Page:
And we received the galley proofs today, so any oopsies we find through the weekend can be assured of being corrected. Past that point, it will have to rely on Eric and I catching them.

      By the way, the book formatted to 570 pages for the hardback edition, and as of last night’s snippet, we’re on page 114. :-) Lots of story yet to tell. :-)

  2. Doug Lampert says:

    I’m with the Jao on the troops.

    Baring the Power of Plot and the fact that the human Heroes are insisting on carrying troops, there’s almost no chance that you’ll happen to jump into a situation where ground troops will help. You’re basically risking a bunch of lives with a circa 20%+/-10% chance of unavoidable death when the ship gets destroyed, for a marginal gain in your Damage Control ability if there happen to be a bunch of Ekhat or something similar in system. (I’m assuming the ground troops are cross-trained in DC and that your precious pathfinder vessel won’t take the risk of voluntarily ramming for boarding in this situation.)

    Sending translators and a small security element in case someone else is using the bottleneck in transit between arms might make sense, but all the troops? Why?

    This is one of those annoying: “In fiction you know this is the right call, in real life this call has a high chance of killing hundreds of people and almost no chance of saving anyone or anything.”

    Maybe they’ll have the peak probability “nothing much happens and the troops being on the ship doesn’t matter”, or the ~20% probability, “Stupid way to die” happen rather than the ridiculously unlikely “having lots of troops actually helps”, but I’m not betting on it.

    • Jeff Ehlers says:

      Agreed. I’m hoping this sets up someone explaining just why it’s a Bad Idea to send the ship loaded for bear, rather than sending through only enough to make sure it can operate at peak efficiency while minimizing loss in case things do go badly.

      • Positroll says:

        I think the idea is that BCs main way of fighting is ramming and boarding. If you leave the jinau with the fleet, you reduce BC to a laser armed cruiser …

        • Jeff Ehlers says:

          That makes it even worse.

          The way I see it, there are four scenarios worth considering. First, the worst-case, where the ship gets destroyed, due to problems with the translation. As a result, bringing the jinau along would be a complete and total waste, throwing away their lives to no effect.

          Second, where the ship gets through with no problems, and there are no Ekhat on the other side. So bringing the jinau along is useless, though at least they would survive.

          Third, they make it through, and there is a single Ekhat ship in the system. This is about the only scenario I can think of where the jinau would actually be of use, because the Ban Chao would be able to ram and board, although it wouldn’t be able to do much about the Ekhat weaponry due to lacking penetrator weapons. Furthermore, it is the least likely scenario, since the Ekhat have never been shown operating alone.

          Fourth, they make it through, and there are several Ekhat ships on the other side. This would be a bad situation for them since they wouldn’t be able to ram and board due to being vulnerable to other Ekhat ships attacking them in the meantime, which means that the jinau would, again, be useless, and they might actually die if things go badly.

          I don’t see the one scenario where the jinau would be useful being higher than a 10% probability, and probably significantly lower than that. Given the much higher probability of failing to be of use, I don’t see this being a worthwhile trade-off.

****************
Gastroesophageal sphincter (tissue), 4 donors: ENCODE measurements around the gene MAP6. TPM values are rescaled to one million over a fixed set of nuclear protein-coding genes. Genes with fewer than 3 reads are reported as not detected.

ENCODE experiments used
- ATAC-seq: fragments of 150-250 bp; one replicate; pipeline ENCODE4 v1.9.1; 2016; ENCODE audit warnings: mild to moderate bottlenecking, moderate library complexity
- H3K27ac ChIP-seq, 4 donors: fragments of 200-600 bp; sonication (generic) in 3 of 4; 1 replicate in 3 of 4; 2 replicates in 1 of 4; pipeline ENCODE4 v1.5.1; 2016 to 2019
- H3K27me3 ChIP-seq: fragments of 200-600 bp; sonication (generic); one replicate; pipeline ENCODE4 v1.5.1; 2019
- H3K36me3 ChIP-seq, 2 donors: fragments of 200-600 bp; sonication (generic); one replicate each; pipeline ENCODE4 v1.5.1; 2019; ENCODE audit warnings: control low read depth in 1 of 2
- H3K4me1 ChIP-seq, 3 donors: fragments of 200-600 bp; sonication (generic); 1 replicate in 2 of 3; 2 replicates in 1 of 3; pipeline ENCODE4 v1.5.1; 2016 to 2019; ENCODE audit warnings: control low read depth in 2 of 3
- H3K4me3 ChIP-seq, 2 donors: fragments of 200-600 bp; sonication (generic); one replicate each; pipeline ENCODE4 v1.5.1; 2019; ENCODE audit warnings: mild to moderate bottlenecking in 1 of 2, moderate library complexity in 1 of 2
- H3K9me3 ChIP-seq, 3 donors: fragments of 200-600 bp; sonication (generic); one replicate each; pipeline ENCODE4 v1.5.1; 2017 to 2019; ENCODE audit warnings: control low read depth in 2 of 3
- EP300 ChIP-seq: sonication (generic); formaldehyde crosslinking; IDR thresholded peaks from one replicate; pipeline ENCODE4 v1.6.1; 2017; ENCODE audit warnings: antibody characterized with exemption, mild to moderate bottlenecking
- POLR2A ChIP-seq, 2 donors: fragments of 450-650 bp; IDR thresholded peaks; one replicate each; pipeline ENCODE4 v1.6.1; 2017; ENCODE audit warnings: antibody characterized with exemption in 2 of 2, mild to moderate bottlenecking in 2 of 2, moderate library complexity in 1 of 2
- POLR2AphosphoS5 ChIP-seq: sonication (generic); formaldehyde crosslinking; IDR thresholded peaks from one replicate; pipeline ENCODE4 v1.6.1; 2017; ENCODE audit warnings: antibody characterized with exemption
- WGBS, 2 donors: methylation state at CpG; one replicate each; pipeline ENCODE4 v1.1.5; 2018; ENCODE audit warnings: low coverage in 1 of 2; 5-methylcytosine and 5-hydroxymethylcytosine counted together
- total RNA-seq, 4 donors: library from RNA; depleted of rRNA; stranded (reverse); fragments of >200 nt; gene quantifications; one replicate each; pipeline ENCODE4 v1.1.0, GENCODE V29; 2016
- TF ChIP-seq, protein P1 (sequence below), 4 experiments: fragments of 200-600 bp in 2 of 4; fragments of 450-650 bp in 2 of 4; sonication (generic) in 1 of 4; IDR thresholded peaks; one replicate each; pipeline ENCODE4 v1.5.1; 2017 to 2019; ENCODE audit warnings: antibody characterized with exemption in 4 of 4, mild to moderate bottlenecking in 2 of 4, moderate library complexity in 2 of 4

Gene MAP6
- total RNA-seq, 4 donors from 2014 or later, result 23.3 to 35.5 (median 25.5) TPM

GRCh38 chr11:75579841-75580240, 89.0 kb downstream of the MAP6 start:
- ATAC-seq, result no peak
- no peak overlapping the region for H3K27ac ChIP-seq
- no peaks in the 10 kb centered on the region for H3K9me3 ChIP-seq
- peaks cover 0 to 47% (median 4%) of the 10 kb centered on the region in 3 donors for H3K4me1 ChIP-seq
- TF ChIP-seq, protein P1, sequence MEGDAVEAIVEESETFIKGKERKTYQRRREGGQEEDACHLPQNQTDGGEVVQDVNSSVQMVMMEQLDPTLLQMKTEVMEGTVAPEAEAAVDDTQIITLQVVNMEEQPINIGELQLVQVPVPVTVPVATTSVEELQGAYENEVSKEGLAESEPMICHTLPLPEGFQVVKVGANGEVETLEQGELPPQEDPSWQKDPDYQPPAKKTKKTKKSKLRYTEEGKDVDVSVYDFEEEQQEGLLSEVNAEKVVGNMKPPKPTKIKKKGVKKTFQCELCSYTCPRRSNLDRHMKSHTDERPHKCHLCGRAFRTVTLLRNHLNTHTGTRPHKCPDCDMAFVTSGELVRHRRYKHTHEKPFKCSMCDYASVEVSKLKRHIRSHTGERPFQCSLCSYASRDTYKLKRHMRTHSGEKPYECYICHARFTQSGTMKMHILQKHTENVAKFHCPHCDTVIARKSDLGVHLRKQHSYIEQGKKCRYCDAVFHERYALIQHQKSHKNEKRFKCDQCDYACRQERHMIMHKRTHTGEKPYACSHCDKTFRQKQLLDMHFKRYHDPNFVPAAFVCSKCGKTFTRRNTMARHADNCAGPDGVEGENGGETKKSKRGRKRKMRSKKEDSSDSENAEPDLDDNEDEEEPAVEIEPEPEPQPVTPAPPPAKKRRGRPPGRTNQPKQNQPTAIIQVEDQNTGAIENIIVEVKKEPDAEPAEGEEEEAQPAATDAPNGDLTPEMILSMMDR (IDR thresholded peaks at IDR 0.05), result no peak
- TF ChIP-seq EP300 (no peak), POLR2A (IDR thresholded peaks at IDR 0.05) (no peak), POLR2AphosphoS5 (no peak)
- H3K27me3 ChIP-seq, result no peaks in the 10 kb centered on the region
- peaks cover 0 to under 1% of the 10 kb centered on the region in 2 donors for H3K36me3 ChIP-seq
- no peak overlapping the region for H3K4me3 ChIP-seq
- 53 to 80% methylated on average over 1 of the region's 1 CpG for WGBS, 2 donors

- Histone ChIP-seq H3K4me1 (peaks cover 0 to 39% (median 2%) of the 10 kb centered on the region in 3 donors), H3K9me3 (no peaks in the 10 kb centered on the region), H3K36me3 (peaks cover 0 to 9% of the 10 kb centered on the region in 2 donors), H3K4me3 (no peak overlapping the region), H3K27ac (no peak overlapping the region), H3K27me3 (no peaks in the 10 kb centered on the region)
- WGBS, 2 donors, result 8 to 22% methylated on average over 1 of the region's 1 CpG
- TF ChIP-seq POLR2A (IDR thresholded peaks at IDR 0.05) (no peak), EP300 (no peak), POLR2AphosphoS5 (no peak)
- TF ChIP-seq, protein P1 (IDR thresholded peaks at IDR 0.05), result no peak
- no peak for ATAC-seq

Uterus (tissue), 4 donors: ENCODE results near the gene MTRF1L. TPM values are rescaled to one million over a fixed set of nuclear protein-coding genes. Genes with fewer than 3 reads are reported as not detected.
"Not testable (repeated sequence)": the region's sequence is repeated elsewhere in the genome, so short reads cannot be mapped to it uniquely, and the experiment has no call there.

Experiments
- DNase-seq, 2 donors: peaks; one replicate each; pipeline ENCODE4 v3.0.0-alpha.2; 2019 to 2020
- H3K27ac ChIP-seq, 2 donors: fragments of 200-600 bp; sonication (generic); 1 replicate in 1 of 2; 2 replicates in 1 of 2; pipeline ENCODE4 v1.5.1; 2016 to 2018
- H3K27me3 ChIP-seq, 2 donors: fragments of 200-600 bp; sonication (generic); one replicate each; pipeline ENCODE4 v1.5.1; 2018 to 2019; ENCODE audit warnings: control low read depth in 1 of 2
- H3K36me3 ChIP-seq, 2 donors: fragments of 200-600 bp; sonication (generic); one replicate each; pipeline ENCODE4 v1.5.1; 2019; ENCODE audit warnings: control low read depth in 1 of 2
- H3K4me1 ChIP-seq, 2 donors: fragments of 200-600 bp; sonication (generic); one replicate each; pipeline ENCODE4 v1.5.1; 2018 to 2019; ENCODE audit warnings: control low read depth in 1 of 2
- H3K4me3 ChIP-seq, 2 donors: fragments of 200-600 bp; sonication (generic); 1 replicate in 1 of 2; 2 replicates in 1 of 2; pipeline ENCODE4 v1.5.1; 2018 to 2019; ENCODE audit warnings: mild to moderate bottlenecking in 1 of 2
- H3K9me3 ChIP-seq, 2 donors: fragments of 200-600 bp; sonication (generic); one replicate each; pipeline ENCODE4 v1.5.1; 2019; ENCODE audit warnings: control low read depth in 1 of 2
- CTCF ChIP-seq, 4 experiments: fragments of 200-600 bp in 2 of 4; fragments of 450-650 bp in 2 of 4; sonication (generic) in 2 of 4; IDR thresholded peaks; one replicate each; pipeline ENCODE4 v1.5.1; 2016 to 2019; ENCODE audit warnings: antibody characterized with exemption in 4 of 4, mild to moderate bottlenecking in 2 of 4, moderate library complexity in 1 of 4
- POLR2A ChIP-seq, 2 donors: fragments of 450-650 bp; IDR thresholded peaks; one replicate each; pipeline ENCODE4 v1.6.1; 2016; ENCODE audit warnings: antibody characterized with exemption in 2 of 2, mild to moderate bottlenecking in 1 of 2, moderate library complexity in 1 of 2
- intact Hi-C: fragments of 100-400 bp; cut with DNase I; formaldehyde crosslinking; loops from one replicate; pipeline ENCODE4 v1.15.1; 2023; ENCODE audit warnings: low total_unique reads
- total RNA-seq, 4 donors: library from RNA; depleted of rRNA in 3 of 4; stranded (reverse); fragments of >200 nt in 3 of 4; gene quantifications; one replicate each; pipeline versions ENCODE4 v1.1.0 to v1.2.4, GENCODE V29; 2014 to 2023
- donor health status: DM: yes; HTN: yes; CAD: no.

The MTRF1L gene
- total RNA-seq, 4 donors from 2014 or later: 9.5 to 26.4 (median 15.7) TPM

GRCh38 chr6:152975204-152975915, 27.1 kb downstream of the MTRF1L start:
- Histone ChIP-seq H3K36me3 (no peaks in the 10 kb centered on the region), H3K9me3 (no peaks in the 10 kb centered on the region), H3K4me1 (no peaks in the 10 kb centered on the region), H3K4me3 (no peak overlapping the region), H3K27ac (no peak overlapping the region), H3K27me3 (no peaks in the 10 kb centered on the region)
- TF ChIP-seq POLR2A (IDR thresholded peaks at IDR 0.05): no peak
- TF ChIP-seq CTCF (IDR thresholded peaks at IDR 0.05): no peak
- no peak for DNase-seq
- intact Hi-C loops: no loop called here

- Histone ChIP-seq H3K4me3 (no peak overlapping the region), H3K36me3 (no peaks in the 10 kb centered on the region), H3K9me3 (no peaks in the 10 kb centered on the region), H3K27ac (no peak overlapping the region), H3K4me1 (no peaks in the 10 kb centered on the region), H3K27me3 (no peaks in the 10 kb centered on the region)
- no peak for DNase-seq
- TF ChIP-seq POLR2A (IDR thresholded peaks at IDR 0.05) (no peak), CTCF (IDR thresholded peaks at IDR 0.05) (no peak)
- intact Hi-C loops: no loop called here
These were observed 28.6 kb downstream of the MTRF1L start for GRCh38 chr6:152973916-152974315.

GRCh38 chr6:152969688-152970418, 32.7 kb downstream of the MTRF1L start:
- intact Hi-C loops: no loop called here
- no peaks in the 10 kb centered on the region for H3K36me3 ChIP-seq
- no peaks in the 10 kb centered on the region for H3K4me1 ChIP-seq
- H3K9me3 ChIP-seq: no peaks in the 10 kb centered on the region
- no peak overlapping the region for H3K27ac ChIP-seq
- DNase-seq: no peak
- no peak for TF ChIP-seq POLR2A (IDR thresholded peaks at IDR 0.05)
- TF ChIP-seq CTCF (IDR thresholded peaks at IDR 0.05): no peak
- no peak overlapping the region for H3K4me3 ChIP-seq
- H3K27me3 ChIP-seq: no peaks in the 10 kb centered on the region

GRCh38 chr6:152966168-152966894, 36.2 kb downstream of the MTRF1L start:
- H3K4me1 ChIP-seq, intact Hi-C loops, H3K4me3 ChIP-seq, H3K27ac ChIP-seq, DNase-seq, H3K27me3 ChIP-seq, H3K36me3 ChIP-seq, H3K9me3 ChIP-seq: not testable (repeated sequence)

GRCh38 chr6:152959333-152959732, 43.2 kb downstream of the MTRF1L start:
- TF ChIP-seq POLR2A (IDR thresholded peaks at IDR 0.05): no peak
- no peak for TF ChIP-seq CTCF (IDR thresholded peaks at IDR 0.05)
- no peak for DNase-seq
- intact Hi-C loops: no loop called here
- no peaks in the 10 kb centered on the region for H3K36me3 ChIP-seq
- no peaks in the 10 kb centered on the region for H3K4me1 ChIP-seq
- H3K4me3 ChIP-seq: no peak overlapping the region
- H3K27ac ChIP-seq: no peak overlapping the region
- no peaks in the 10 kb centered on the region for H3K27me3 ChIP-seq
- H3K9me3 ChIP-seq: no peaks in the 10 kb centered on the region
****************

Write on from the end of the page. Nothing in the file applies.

• Doug Lampert says:

            And of course if either ship is disabled or destroyed in the ram then the marines are again useless. Take out the Ekhat by ramming, and we’re back to at best needing DC crews.

            So we’re looking at useful if: (a) only one Ekhat, (b) you can ram, (c) neither ship is critically damaged when you ram (or in a stunning coincidence both have comparable repairable damage), (d) the Ekhat and Ban Choe REMAIN in contact despite both having substantial numbers of working systems, (e) they can’t just laser each other to death almost immediately despite both ships being non-disabled or only fairly lightly damaged and in actual contact, so this harmless docking maneuver or whatever you’re doing instead of actually ramming needs to disable all facing lasers on both ships.

            I’m pretty sure I can come up with more necessary conditions. “Need a security element for peaceful contact” is vastly more plausible, and “need a security element the size of a battalion for peaceful contact” isn’t all that likely.

            Take a section of marines and three translators.

            • Jeff Ehlers says:

              Good point about needing some soldiers along for security, I hadn’t considered that, mainly because I didn’t think it’d be likely that they’d run into non-Ekhat on their first framepoint jump into the neighboring arm.

  3. Robert H. Woodman says:

    I think Tully is being foolish.

  4. John Roth says:

    The basic mission objective is to act as a frame anchor. If they encounter Ekhat, they want to get away and get that bit of data back to base, not fight them. However, the probability of encountering anything that they either have to fight or flee is very, very low.

    I’m not familiar with a “type IS” red giant. Was this type picked out of a hat, or is there really such a beast?

    • WEH says:

      I agree with you about what they might face. If they have to back-track through already explored space empty of Ekhat and go off in a different direction toward the Sag arm, it doesn’t seem likely that the Ekhat would have a presence that way. If they had, Our Heroes would have already seen them by now, and besides, the Ekhat should have found better paths to the Sag arm much closer to the galaxy center thousands of years ago. At the very least, there would be a major Ekhat base (or sentry) at this end of the trail.

      And any civilizations coming the other way would have already shown themselves. Otherwise why would they come to the edge of the Orion arm and just stop?

      As for your question about the star types – I’m not an astronomer, but from what I gather, M-class stars are red and cool, and M7’s are on the cooler side of M’s; among variable stars, I-class stars change luminosity because they grow and shrink, and S-subclass change luminosity at semi-regular intervals which can last anywhere from days to years.

      The star is several light years away, so the periodicity could change and all the dust that’s in the way makes it difficult to determine what the period is anyway, so they’ll have to risk it when sending a pathfinder.

      Perhaps the authors needed a reason to make this jump dramatic and expected some readers to nitpick about why this particular star might be a potential problem? Or maybe these characteristics will be an issue in the future? Perhaps for the Ekhat?